Experimental validation and calibration techniques
A numerical or analytical model of a physical process needs to be compared against experimental results, to validate that the model indeed describes the physical reality and to calibrate its parameters. To validate the models I develop, I have close collaborations to experimental facilities such as AFM, nanoindentation, μ-shear testing, computer tomography, selective laser sintering, and positron emission particle tracking.
In collaboration with the University of Siegen, frictional forces between small borosilicate particles were measured in a nanoindenter setup with very high accuracy, see figure; in particular a novel method was introduced to measure torsion friction, rolling a particle along an inclined rail cut into a surface by a Focussed Ion Beam. Several experimental techniques have been used in this process: Atomic force microscopy for measuring elastic and pull-off forces of particle-surface contact; a nanoindenter for measuring fores under simultaneous normal and tangential displacements; and etching to modify the surface roughness [J13,C3].
(Left) Atomic force microscope and (Right) Nanoindenter at the University of Siegen.
(Left) Rail cut into a surface by a Focussed Ion Beam.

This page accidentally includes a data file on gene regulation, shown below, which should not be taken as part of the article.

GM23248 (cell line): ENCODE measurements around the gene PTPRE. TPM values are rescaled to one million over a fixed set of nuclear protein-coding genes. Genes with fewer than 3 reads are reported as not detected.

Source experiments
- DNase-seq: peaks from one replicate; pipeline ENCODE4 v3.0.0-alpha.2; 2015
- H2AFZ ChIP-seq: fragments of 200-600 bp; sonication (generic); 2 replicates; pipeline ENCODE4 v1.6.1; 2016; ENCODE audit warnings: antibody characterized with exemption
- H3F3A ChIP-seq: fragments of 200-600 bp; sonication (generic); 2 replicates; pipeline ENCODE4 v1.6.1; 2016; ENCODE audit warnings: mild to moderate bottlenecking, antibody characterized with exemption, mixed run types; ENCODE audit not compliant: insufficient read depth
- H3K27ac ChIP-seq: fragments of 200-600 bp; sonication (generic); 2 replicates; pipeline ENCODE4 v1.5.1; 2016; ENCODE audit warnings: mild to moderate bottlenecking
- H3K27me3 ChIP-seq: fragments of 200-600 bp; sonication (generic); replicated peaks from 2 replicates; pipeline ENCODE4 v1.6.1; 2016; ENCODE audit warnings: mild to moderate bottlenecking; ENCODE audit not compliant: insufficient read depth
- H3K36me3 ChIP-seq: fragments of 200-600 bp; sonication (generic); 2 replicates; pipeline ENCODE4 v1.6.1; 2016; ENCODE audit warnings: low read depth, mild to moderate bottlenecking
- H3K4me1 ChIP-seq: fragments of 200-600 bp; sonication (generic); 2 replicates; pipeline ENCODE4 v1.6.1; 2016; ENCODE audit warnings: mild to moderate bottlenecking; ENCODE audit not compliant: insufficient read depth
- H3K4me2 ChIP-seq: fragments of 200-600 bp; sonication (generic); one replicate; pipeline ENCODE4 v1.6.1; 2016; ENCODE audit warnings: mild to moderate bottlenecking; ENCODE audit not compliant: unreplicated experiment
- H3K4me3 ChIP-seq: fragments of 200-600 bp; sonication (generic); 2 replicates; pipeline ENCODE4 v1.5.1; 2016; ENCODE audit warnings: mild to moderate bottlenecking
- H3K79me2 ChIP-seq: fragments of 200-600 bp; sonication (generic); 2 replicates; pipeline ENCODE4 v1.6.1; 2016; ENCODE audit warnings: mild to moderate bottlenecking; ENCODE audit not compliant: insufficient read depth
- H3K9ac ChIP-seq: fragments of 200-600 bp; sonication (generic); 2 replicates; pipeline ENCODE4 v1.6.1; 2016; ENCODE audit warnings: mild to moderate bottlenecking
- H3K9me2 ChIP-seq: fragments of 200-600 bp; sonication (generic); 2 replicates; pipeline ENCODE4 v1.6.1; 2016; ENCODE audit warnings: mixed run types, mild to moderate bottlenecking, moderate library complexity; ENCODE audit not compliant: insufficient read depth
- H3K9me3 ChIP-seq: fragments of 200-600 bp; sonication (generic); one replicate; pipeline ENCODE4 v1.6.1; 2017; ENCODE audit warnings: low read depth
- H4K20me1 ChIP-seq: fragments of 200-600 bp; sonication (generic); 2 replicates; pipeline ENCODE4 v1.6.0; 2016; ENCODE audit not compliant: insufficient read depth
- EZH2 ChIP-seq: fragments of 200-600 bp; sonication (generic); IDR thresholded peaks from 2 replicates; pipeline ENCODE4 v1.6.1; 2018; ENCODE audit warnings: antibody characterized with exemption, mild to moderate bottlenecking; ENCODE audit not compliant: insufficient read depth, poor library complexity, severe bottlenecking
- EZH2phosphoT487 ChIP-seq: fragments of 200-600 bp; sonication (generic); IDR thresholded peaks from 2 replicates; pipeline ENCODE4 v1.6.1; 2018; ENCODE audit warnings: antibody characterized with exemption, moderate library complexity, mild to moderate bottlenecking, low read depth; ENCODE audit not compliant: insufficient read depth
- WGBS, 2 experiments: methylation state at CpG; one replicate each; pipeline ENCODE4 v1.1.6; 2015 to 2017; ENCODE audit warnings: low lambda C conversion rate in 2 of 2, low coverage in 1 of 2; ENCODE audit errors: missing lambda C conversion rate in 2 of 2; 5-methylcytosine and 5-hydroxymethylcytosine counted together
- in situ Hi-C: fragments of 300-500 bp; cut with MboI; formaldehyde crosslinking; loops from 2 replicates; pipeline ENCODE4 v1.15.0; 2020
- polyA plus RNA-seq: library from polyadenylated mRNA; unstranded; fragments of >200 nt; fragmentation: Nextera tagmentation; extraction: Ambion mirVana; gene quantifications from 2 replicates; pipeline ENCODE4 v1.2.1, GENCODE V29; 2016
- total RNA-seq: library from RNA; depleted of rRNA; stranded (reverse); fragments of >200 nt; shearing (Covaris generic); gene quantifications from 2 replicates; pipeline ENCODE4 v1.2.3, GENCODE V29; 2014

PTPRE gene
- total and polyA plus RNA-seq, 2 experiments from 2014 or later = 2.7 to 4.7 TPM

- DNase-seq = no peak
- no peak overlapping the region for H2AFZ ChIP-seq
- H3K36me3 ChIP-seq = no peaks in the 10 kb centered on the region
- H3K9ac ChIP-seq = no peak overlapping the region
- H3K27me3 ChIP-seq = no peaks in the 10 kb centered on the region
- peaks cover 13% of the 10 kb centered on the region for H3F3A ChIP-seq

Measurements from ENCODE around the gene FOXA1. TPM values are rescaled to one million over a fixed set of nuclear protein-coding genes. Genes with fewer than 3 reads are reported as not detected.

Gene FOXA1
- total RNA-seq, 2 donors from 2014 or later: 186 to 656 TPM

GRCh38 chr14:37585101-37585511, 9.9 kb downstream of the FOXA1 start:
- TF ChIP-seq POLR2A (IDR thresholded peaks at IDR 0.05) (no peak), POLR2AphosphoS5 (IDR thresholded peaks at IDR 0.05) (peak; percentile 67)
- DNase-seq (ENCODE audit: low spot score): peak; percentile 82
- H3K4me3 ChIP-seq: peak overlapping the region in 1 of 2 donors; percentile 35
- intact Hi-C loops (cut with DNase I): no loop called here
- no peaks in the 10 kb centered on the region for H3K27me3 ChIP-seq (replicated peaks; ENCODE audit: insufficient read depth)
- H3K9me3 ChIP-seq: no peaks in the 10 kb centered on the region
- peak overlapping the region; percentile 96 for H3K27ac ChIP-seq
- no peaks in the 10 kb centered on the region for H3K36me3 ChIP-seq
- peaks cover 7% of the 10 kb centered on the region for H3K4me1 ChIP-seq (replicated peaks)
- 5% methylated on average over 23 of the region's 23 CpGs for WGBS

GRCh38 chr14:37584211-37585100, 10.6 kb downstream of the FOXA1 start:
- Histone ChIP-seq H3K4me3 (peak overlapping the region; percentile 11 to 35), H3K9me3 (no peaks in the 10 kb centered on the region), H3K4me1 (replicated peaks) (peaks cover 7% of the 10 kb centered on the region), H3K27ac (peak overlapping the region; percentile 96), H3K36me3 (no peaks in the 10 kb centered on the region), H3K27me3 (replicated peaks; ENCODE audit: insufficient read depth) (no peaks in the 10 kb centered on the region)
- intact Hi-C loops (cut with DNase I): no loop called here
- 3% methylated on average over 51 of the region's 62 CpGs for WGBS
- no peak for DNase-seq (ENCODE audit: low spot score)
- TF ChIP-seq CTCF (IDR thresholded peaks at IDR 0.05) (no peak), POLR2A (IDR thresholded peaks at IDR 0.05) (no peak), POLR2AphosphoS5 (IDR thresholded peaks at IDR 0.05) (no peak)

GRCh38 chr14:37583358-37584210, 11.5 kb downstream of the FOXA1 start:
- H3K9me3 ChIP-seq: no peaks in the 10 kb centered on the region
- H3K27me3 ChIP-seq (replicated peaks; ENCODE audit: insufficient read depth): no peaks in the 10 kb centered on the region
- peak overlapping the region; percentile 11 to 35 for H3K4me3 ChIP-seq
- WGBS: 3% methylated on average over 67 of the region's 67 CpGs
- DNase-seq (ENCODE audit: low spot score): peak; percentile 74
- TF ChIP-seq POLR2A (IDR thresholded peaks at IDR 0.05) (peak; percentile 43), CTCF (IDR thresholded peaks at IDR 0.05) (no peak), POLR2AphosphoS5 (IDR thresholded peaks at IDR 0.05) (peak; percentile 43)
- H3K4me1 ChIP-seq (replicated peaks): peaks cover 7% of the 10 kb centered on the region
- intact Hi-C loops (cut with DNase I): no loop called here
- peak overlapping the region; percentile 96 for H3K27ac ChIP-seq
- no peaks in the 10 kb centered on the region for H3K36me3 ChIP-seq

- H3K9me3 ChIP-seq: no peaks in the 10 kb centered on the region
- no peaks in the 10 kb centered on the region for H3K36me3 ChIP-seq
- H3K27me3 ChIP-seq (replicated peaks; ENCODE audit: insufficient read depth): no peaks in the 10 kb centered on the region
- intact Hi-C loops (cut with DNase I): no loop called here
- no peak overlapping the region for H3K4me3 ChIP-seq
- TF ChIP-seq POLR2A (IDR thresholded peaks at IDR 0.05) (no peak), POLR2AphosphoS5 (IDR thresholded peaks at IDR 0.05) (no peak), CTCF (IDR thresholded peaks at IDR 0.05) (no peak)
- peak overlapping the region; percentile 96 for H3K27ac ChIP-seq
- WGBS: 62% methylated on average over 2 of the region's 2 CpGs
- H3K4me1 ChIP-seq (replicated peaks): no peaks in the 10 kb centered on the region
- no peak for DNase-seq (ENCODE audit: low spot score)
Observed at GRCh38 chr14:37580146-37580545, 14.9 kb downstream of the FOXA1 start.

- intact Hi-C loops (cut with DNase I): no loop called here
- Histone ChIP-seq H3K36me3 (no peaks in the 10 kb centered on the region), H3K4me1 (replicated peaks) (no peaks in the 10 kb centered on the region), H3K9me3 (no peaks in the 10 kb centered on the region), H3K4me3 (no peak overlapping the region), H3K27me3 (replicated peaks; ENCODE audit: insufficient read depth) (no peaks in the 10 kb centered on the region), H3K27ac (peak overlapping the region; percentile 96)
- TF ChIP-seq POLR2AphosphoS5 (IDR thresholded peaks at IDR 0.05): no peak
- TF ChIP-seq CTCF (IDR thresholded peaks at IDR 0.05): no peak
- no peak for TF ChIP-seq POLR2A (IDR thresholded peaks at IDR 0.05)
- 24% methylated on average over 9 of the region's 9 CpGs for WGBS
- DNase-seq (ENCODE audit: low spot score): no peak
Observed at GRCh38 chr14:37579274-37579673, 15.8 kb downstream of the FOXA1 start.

(Right) Surfaces are edged to produce different roughnesses.
The rheology of particles under quasistatic shear is strongly dependent on the amount of cohesion. This has been tested in a split-bottom shear cell by my PhD student S Roy, see figure, and compared to the rheological model [J14,C5,C4]; a publication of the results will be available soon.
(Left) SEM image of sintered particle-surface contact (polystyrene-Si(100)).
(Centre) In-situ nanoindentation and confocal microscopy setup;
(Right) Real-time confocal microscopy image series during nanoindentation.
Designing new experiments is a difficult, time-consuming and expensive process. The construction of a new apparatus typically takes several months from inception to the final product, with no guarantee of success. In our fast-evolving research fields, such delays are clearly undesirable, and can severely hinder research efforts. This process can be advanced using Rapid Prototyping to build experimental setups, or to print particles of a desired shape. In collaboration with L Orfice from the Research Center Pharmaceutical Engineering (RCPE) Graz, we use Rapid Prototyping to study the behaviour of a screw feeder.
A) 3D-printed scale model of screw feeder, B) Particle flow simulation using MercuryDPM
Real industrial systems are often difficult to observe: Visual observation is often not possible, due to the obstruction by the opaque boundaries of the apparatus, or the equipment-unfriendly conditions (heat, pressure) inside. Positron Emission Particle Tracking (PEPT) scanning is a technique that allows an unintrusive look inside real equipment, by tracking individual particles that have been modified to emit gamma rays. In a collaboration with K Windows-Yule and D Parker, segregation behaviour has been studied using the PEPT scanners and synchrotron facilities at the University of Birmingham [J12,J10].